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Rising inflation could destabilize stablecoins and cause problems for the cryptocurrency sector

2 min read
 

In the US, inflation is rising throughout the year. Last month alone, the consumer price index (CPI) rose by 0.3%. Compared to April and May, when prices rose by 0.6%, this can be described as a decline, but it is still very, very high.

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Rising inflation may damage the cryptocurrency sector

On the one hand, the narrative has spread that rising inflation is benefiting cryptocurrencies as more people consider buying digital assets to hedge against it. On the other hand, if the US dollar loses value significantly and becomes unstable, it will have an adverse effect on stable dollar-bound stablecoins that have spread throughout the crypto ecosystem.

In a recent tweet, Brian Armstrong, CEO of Coinbase, pointed out this problem and suggested a possible solution.

Stablecoins are known as the backbone of the crypto ecosystem. They are a safe zone when cryptocurrencies grow and fall by double-digit percent within a few hours. In addition, they have attacked cross-border payments so much that regulators around the world have warned that stablecoins could disrupt banking systems.

However, these stablecoins have a less discussed problem: they are hyper-dependent on the US dollar. Almost all major stablecoins are pegged to the US dollar. This means that if the US dollar loses value significantly, then stablecoins would also lose value. On the other hand, it would drag the entire crypto ecosystem with you.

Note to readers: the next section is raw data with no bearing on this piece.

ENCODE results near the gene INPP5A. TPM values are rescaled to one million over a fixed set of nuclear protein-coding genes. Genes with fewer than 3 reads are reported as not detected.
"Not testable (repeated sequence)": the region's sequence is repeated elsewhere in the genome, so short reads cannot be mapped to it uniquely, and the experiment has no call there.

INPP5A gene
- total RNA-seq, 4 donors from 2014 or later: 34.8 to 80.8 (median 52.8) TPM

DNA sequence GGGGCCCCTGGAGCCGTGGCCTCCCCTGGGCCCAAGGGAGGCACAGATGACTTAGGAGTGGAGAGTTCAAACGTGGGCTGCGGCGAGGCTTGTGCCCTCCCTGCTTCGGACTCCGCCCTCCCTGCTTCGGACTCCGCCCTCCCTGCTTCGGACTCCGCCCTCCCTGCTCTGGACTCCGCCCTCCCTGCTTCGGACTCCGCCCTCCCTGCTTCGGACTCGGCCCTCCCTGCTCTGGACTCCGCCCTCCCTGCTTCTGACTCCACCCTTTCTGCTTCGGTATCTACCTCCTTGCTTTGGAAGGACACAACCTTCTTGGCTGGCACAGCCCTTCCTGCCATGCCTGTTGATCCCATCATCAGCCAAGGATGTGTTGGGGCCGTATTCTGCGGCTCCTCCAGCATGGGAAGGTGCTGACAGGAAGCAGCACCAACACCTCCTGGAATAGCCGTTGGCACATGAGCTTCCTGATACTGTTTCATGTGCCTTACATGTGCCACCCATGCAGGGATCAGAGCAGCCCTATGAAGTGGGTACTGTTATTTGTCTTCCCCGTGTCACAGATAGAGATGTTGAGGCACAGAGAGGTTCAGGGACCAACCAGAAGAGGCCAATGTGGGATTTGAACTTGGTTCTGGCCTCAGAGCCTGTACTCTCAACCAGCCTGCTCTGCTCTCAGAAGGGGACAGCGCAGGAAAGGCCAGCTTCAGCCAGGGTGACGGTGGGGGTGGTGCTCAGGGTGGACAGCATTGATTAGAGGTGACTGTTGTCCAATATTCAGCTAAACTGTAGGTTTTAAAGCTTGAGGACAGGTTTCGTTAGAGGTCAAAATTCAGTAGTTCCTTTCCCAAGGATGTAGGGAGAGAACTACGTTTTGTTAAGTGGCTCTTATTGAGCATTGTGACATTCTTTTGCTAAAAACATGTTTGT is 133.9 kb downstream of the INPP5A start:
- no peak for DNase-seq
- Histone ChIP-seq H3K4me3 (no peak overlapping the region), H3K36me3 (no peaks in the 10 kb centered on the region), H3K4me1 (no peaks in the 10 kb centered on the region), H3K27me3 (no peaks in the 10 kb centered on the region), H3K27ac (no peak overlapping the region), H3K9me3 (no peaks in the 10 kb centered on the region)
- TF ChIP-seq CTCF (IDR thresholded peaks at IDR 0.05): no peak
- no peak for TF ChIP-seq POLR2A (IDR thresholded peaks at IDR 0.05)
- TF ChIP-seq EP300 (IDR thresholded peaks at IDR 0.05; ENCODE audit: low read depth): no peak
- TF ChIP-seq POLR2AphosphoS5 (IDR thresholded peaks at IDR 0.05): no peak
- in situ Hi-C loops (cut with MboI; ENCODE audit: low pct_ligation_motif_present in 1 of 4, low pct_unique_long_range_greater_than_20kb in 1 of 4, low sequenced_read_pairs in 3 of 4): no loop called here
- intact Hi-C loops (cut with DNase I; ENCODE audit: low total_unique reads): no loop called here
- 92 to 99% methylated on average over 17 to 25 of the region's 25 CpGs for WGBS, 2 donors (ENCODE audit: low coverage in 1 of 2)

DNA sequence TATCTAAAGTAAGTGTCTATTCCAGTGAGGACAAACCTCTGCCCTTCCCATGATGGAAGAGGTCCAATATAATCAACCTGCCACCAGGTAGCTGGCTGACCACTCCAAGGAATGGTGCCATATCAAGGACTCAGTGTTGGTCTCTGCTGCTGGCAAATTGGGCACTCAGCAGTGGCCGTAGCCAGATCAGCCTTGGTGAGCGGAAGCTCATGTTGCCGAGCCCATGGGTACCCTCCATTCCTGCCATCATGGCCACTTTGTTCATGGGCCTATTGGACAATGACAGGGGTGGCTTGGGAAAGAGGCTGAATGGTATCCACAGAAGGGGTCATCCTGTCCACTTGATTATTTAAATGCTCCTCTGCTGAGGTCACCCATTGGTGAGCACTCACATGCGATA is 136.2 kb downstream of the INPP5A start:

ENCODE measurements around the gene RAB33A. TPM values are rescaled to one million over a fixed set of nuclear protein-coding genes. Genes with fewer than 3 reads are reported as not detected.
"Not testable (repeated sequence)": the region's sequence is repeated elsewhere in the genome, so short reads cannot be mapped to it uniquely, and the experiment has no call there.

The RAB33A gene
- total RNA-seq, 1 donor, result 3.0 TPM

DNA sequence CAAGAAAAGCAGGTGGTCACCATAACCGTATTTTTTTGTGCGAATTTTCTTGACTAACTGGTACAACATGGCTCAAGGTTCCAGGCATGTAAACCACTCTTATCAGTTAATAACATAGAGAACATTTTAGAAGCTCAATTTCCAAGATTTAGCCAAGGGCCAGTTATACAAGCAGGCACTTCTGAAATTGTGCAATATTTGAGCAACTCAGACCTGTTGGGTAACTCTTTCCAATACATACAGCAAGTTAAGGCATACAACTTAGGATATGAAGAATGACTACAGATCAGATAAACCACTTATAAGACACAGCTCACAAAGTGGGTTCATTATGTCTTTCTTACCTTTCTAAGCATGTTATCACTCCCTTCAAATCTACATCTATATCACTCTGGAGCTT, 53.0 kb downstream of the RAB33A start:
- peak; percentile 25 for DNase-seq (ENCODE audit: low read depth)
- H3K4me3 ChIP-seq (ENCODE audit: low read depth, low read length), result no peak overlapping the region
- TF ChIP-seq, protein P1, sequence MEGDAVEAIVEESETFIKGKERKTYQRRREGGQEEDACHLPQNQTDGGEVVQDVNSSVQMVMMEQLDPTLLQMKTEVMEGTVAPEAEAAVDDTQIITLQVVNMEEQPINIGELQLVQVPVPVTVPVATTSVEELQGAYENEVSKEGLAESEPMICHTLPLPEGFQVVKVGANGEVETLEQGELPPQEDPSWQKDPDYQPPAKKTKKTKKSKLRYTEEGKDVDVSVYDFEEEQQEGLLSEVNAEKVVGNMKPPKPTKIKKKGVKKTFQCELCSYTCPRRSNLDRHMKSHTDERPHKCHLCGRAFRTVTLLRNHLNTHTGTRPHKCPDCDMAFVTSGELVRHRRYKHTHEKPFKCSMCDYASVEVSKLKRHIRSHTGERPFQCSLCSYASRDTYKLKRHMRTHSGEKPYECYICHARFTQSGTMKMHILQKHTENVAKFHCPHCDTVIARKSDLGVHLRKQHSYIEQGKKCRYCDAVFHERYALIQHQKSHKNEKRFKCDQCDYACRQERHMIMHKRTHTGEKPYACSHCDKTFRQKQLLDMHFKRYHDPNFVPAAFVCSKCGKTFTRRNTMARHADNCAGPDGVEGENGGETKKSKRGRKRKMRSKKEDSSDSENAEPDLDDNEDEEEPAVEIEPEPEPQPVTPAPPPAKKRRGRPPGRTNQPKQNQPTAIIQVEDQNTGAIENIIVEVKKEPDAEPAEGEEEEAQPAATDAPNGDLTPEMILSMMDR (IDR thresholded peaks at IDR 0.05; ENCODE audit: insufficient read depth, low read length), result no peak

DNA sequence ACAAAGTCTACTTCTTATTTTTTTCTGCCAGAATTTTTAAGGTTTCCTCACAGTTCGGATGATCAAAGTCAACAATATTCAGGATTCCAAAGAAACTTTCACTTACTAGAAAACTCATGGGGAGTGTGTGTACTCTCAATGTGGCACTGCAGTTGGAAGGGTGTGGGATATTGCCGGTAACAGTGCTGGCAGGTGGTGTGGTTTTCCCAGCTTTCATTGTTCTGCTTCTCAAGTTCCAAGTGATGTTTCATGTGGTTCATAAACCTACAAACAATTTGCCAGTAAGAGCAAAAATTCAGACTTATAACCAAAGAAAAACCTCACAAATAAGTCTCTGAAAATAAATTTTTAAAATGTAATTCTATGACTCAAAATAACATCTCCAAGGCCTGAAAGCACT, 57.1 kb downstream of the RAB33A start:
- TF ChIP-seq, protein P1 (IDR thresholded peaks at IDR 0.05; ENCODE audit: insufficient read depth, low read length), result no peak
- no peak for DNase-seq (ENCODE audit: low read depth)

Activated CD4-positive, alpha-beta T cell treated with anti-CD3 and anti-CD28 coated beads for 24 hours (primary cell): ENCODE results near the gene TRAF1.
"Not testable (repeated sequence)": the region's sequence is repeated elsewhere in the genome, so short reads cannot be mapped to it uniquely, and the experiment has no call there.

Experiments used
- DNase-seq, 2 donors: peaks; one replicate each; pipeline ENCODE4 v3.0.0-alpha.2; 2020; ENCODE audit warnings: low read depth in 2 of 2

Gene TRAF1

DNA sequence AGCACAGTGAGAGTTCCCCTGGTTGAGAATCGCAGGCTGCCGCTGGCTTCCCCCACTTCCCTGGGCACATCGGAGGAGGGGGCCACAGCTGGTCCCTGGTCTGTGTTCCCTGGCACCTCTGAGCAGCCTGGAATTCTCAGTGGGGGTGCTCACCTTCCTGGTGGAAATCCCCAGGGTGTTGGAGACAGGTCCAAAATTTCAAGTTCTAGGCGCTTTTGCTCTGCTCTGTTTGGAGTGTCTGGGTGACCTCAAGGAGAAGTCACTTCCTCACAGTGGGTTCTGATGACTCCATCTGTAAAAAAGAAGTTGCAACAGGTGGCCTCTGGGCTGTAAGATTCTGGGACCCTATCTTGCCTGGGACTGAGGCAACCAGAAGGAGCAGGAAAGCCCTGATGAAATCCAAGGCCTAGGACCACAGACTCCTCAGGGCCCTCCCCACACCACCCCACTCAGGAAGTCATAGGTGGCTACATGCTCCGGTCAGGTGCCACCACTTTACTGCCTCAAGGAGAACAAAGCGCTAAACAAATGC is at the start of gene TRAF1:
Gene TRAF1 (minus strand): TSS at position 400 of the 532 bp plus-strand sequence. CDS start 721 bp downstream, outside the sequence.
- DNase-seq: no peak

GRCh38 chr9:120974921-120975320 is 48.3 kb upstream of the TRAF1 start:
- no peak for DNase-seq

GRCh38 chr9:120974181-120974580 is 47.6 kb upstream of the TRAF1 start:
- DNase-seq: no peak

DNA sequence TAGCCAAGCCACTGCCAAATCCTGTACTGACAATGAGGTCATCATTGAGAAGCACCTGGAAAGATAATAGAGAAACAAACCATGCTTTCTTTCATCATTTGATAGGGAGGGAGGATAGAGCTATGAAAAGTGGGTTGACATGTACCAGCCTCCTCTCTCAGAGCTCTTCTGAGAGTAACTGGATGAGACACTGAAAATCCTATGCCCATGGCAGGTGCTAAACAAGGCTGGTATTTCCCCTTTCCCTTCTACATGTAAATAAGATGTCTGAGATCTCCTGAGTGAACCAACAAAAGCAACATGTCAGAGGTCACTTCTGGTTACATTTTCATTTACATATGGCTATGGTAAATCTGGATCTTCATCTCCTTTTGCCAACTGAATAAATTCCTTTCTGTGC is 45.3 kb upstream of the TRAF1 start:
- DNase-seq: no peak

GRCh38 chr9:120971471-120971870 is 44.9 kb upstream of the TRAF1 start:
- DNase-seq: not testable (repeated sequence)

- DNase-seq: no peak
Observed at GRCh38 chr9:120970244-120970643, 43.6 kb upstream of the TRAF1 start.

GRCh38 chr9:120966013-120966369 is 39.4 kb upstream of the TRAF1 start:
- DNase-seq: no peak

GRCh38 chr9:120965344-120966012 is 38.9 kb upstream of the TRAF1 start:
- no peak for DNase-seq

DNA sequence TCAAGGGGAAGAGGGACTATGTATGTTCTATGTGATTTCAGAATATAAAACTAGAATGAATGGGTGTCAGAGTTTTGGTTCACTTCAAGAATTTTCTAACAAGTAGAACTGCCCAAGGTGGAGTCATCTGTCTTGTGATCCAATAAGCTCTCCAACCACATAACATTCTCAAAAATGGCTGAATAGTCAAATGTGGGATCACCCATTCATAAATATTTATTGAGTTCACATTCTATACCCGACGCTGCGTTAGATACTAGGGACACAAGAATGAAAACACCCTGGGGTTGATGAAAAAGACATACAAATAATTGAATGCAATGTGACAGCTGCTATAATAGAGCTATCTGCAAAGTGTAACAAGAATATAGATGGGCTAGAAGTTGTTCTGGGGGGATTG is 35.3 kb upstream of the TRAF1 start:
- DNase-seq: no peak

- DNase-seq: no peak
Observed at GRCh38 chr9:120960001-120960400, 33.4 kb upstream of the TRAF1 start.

Director Coinbase recently mentioned that stablecoins can very easily become inflation coins. “If fiat-covered stablecoins really become inflationary coins (not so stable), then how do we get a really stable coin?” wrote on Twitter.

Armstrong suggested a vague solution and added, “Maybe something that will use oracles to track the consumer basket (purchasing power parity)?”

Armstrong is not the first person to mention this crucial topic. Earlier, Balaji Srinivasan, a former CTO of Coinbase, explained that there should be two types of stablecoins. First, fiatcoins that “are directly or indirectly linked to an external fiat currency, such as the USD.” Second, a newer form of stablecoin, which Srinivasan calls “flatcoins.”

Srinivasan explains that if “the fiat itself starts to inflate, it is not really” stable. ” Flatcoin therefore optimizes prices compared to the consumer basket. Simply put, the so-called “flatcoin” is not tied to the fiat currency, but is tied to the purchasing power of the asset over a period of time.

Given the urgency of the problem, we could see projects developing “flatcoins” in the near future – which is also essential for the “de-dollarization” of the crypto ecosystem.

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